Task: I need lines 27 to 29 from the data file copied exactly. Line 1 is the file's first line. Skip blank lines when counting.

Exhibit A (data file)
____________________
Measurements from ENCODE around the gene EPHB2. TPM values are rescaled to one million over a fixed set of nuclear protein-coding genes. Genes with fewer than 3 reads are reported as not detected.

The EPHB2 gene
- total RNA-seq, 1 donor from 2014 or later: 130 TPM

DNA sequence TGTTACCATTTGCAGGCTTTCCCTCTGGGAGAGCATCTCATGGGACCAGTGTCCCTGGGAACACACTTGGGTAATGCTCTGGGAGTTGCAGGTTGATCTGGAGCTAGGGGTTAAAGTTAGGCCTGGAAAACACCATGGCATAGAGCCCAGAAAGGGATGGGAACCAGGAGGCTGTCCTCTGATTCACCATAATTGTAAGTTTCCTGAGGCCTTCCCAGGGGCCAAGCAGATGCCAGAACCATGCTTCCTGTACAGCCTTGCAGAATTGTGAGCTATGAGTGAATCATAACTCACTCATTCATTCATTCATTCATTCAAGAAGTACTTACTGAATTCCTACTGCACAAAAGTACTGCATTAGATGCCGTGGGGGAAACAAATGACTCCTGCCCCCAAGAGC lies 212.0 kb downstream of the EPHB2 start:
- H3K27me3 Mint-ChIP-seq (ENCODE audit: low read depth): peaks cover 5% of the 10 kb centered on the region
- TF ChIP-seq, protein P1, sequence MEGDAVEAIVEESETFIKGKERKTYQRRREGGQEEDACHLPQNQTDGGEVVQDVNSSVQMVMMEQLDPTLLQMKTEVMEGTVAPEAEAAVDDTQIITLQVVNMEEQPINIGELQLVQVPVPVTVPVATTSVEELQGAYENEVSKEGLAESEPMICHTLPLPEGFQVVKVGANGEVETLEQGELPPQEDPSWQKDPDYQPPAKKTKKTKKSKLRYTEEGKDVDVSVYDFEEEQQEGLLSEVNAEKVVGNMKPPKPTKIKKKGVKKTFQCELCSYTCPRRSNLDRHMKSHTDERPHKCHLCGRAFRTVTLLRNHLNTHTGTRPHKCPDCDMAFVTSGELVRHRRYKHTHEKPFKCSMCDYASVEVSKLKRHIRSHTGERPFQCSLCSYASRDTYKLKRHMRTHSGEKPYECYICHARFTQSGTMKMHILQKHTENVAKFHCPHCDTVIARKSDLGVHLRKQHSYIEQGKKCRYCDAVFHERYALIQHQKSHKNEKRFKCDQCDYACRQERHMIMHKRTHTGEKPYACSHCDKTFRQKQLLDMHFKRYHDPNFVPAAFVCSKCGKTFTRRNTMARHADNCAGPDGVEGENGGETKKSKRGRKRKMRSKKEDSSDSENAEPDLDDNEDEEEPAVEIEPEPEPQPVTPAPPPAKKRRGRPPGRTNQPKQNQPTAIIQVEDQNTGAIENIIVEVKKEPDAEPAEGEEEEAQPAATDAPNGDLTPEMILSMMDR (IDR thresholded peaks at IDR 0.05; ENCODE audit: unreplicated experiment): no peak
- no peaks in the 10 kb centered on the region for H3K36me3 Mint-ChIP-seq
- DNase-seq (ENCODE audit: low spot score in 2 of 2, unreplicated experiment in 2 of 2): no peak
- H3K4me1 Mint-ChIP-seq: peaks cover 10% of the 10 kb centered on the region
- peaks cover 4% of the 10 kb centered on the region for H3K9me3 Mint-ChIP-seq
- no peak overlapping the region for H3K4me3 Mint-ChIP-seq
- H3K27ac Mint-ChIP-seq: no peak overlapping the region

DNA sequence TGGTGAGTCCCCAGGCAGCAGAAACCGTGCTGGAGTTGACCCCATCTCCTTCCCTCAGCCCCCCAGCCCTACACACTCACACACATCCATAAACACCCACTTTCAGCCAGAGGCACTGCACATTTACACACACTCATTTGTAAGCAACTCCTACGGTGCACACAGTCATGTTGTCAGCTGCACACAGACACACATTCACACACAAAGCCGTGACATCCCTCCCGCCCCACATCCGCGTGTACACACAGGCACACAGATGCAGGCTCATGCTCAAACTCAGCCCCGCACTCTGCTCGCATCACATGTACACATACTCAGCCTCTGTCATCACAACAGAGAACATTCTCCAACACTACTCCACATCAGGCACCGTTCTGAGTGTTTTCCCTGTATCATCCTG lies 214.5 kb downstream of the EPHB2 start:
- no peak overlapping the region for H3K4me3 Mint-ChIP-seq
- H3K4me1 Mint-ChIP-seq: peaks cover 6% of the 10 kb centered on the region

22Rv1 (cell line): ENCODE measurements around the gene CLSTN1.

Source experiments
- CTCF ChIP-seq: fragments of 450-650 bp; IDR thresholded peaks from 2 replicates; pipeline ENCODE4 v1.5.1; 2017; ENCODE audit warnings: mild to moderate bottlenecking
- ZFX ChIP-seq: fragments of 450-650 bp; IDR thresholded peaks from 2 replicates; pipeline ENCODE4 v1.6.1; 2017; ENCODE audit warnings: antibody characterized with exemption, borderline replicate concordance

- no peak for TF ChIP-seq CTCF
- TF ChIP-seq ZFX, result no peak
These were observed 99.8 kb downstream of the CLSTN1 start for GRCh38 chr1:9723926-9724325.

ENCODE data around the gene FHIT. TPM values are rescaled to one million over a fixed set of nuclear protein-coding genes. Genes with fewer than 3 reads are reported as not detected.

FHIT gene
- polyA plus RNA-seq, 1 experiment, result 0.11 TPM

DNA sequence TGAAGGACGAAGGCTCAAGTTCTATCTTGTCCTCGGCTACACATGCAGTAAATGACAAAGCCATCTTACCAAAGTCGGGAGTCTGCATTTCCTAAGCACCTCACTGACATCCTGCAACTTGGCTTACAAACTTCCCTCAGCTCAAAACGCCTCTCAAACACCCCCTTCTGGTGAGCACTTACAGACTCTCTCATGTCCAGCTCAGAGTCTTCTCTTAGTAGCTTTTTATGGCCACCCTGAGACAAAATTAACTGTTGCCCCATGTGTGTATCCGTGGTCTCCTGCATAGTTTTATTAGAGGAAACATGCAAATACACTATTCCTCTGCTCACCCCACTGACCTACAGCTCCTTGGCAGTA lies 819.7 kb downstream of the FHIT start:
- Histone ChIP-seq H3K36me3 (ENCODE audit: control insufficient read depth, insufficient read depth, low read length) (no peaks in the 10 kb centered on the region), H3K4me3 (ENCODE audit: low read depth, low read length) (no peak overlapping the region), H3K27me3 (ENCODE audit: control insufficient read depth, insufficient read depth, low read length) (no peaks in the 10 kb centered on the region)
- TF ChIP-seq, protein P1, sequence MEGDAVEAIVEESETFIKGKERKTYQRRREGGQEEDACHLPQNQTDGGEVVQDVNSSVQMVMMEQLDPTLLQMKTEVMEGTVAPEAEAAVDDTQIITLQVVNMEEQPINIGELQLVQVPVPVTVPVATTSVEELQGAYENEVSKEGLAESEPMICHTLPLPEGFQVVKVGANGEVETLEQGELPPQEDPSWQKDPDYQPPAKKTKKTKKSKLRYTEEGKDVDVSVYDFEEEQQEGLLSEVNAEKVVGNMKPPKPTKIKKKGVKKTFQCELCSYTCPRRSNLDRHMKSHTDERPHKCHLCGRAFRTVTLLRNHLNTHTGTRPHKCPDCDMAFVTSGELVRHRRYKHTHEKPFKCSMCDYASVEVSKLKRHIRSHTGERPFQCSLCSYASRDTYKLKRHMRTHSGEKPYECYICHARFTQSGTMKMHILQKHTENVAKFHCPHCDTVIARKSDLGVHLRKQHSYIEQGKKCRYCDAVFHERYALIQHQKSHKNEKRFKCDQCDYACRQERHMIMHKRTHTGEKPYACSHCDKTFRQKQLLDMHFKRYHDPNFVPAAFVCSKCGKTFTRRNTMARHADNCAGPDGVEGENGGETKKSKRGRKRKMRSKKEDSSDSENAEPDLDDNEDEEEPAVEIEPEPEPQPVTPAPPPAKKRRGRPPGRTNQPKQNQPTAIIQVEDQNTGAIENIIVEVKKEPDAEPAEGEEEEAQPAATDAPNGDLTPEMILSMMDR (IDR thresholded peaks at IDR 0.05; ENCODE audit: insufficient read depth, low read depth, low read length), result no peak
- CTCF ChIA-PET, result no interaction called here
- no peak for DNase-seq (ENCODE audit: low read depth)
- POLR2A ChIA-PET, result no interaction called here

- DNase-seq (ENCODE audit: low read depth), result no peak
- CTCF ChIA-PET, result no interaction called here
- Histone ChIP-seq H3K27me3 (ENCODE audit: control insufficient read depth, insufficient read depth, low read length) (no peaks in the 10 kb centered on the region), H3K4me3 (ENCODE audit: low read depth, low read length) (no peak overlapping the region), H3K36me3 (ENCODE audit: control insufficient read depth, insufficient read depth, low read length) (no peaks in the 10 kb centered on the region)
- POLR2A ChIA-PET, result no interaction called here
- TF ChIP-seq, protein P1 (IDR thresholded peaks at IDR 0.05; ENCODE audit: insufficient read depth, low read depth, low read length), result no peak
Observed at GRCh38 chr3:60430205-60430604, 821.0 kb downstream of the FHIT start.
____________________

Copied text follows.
- Histone ChIP-seq H3K36me3 (ENCODE audit: control insufficient read depth, insufficient read depth, low read length) (no peaks in the 10 kb centered on the region), H3K4me3 (ENCODE audit: low read depth, low read length) (no peak overlapping the region), H3K27me3 (ENCODE audit: control insufficient read depth, insufficient read depth, low read length) (no peaks in the 10 kb centered on the region)
- TF ChIP-seq, protein P1, sequence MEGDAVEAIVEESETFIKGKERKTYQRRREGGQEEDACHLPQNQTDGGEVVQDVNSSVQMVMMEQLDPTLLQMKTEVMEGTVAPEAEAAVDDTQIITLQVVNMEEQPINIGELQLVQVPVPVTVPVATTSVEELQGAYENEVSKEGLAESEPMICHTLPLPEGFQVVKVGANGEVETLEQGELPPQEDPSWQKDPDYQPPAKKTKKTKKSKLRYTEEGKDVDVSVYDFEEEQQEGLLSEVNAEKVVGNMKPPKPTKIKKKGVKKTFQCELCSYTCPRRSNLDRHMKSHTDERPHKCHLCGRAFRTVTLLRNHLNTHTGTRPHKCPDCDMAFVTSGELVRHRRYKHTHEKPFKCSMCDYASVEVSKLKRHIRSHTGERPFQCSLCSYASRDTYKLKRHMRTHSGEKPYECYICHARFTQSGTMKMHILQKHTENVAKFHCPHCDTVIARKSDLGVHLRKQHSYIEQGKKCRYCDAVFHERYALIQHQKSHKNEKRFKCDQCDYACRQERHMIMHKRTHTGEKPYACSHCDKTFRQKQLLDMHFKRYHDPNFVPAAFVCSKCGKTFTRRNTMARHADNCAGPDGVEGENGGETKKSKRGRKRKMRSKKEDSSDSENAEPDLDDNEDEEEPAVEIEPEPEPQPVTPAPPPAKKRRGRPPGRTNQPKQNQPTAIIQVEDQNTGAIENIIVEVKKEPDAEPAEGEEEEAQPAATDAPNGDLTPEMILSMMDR (IDR thresholded peaks at IDR 0.05; ENCODE audit: insufficient read depth, low read depth, low read length), result no peak
- CTCF ChIA-PET, result no interaction called here